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Horace William Little

Biography of Private Horace William Little, (30292)
51st Labour Corps
Formerly 201673, 1st/4th Battalion, Lincolnshire Regiment
and 4662, Lincolnshire Regiment

Died 1st June 1917

under Construction

Birth

Name:
Horace William Little

Date of birth:
1898

Place of Birth:
Long Sutton, Lincolnshire, England

Date of Birth registration:
Jan – Mar 1898

Place of Birth Registration:
Holbeach, Lincolnshire, England

Marriage

No marriage for Horace has been found and because of his age we can assume that he never had the opportunity to marry.

Family

Father’s Name:
William Little

Father’s DOB:
1869

Father’s Place of Birth:
Wisbech, Cambridgeshire, England

Father’s Occupation:
Head teacher

Mother’s Name:
Ada Willows

Mother’s DOB:
1872

Mothers POB:
Long Sutton, Lincolnshire, England

Mother’s Occupation:
Assistant teacher

Their Marriage:
1897 Holbeach District

Siblings: (Name), (DOB), (POB)
Horace William Little, 1898, Long Sutton
Sydney Belmont Little, 1899, Long Sutton
Nellie Elizabeth Little, 1901, Long Sutton
Harold George Little, 1903, Long Sutton
Reginald Gregory Little, 1905, Alford
Gilbert Frank Little, 1907, Pointon
Winifred Ethel Little. 1908. Pointon
Cuthbert Little, 1909, Pointon
Dorothy Little, 1911, Pointon
Clement A Little, 1912, Pointon
Hilda N Little, 1914, Pointon
Geoffrey F Little, 1917, Pointon

1901 Census:
Horace is living with his parents in the High Street, Long Sutton, Lincolnshire.

1911 Census:
Horace is living with his parents at the School House, Pointon, Lincolnshire. The census gives him an age of 13 and he is listed as been at school.

Relatives in services:

Newspaper Mentions

Grantham Journal Saturday 13th November 1915.
BILLINGBOROUGH
MORE RECRUITS:- The following names appear in the recruiting list this:- F. J. Scarborough (Billingborough), 1st London Regiment; Tom Ellingworth (Horbling), R.F.A and George Morris Whiles (Horbling), A.S.C.; Charles Robert Allen, a native of Billingborough, formerly a Sergeant in the King’s Own Hussars, has resisted in the Ary Service Corps; and Horace Little, the Pointon schoolmaster’s son has joined the Lincolns.

Grantham Journal Saturday 9th June 1917.
DIED ON ACTIVE SERVICE
LITTLE – At a Military Hospital abroad, on 1st June Pte. Horace William Little, Lincolnshire Regiment, the dearly loved and eldest son of William and Ada Little, Pointon School House, Folkingham, aged 19years.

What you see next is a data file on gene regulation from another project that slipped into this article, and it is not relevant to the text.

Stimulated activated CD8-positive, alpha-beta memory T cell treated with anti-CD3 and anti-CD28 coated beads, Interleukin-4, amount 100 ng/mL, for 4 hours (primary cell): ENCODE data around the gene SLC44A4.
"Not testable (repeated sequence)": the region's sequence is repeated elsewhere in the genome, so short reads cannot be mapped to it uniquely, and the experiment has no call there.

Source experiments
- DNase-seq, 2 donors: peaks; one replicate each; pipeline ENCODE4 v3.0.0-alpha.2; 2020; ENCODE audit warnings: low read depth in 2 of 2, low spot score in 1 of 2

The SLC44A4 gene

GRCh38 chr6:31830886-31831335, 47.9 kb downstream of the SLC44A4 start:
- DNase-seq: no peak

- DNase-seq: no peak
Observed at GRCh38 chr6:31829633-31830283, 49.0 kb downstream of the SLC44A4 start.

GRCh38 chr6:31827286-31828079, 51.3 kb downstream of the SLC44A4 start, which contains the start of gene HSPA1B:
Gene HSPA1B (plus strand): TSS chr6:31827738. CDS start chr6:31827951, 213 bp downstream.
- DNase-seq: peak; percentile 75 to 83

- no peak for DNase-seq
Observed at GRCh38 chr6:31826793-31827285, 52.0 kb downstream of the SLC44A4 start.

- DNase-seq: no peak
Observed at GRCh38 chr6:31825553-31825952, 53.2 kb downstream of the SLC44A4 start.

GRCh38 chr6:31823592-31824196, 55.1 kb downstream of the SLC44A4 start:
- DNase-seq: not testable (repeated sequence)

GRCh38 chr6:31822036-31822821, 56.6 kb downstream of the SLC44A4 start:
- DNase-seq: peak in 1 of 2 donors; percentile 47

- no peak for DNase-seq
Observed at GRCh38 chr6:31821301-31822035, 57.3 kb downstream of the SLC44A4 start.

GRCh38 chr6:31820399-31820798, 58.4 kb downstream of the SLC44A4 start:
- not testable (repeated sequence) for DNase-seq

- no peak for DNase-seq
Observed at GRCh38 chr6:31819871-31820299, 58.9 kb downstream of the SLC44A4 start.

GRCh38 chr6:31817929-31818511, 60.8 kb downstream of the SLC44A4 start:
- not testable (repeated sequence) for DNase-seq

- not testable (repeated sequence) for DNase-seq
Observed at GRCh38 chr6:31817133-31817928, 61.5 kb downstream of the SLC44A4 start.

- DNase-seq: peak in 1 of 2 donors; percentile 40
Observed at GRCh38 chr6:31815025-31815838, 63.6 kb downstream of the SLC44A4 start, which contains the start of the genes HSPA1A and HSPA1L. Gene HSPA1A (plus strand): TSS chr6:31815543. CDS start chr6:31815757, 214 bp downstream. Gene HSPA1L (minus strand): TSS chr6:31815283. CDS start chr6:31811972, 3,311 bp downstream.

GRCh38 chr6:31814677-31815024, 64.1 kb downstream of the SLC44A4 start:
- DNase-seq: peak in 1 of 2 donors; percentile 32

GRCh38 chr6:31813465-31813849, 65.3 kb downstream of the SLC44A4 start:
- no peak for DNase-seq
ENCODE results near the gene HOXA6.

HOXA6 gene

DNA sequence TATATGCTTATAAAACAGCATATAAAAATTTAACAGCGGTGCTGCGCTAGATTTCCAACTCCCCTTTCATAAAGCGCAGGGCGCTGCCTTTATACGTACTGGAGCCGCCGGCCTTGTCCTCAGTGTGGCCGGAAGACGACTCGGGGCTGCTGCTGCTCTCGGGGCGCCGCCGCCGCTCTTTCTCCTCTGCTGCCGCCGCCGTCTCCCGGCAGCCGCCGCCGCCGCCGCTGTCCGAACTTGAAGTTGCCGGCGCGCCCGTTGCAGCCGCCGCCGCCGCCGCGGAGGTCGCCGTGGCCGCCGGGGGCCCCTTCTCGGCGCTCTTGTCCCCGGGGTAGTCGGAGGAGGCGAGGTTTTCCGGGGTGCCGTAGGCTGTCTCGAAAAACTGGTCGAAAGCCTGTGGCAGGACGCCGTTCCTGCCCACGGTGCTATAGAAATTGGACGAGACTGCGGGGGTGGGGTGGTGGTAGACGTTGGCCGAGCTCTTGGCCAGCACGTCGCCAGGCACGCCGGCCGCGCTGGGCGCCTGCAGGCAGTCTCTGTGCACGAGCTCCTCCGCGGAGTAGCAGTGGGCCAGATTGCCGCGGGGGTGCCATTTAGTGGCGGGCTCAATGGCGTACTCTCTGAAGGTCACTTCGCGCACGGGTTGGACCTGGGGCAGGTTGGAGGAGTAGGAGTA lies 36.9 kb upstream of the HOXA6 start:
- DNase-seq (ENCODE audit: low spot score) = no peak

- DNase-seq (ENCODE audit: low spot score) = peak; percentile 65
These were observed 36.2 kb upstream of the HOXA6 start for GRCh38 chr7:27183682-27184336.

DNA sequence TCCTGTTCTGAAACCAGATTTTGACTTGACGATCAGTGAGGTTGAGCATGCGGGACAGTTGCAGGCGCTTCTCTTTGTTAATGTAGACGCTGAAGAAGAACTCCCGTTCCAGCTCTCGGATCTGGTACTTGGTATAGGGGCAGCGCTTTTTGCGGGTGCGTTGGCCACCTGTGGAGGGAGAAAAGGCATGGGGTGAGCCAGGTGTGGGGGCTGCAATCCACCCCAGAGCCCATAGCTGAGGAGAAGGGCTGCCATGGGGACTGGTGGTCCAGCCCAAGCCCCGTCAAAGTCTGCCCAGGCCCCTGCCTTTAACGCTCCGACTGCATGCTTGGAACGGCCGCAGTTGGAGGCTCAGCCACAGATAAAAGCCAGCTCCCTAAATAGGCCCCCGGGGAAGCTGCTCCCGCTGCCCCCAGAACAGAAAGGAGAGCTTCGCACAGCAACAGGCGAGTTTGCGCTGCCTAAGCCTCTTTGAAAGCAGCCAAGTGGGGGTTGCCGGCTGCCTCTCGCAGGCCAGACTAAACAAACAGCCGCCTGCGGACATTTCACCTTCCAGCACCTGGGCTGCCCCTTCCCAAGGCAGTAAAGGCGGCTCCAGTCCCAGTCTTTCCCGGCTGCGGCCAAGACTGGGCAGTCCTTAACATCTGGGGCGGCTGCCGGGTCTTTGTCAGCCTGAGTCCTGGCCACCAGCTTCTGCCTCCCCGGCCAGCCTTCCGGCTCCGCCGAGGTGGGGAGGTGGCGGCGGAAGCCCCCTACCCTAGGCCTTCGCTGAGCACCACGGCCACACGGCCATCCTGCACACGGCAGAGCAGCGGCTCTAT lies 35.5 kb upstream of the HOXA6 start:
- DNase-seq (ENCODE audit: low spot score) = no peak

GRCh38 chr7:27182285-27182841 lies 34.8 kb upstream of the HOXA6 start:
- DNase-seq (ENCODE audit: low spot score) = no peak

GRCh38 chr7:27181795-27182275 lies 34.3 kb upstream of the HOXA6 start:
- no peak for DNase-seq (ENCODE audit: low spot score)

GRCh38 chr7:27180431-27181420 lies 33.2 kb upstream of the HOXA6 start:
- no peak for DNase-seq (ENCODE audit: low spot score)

Military Records

Attestation Papers:
None found

WW1 Soldier’s Records:
None found

Soldier’s Died In The Great War:
These records show that Private Horace William Little 30292 Labour Corps was killed in action on 1st June 1917 in the Western European Theatre in France and Flanders.

Pension Records:
Not yet available

Medals
Medal Card Index:
Horace’s medal card index states that he was eligible for the following medals:-
The British Medal
The Victory Medal

Memorials

UK:
Sepringham, Roll of Honour in St Andrew’s Abbey

Commonwealth War Graves Commission:
In memory of Private Horace William Little, 30292, 1st/4th Lincolnshire Regiment who died on 1 June 1917.
Remembered with honour, Mont Huon Military Cemetery, Le Treport.

More information:

Military Service Timeline:

In November 1915 Horace enlisted into the Lincolnshire regiment at Lincoln (No 4662). Some records indicate that at the time of his death we was posted to the 51st labour Company of the labour Corps 30292, although other records commemorate him as a private in the 1st/4th Lincolnshire Regiment under the number 201673.
 
His military records have not been found and were most likely destroyed in the London warehouse fire in the blitz.
 
The information we have discovered has been pieced together from various surviving records and so the dates and his movements during the war are largely unknown.
When he was posted from the Lincolnshire Regiment to the Labour Corps is unknown but it must have been between January 1917 and June 1917.
The Labour Corps was manned by officers and other ranks who had been medically rated below the “A1” condition needed for front line service. Many of the men of the Corps were previously wounded and were posted from their original battalions to the Labour Corps. Labour Corps units were often deployed for work within range of the enemy guns, sometimes for lengthy periods.
 
As we do not know the circumstances of Horace’s transfer to the Corps or any details of previous wounds then it is not possible say where on the western front he was serving prior to his transfer to the No 16 Hospital at Le Treport.
We do know that the 4th Lincolns had spent most of 1917 in the Loos area but when Horace left them for the Labour Corps is unknown.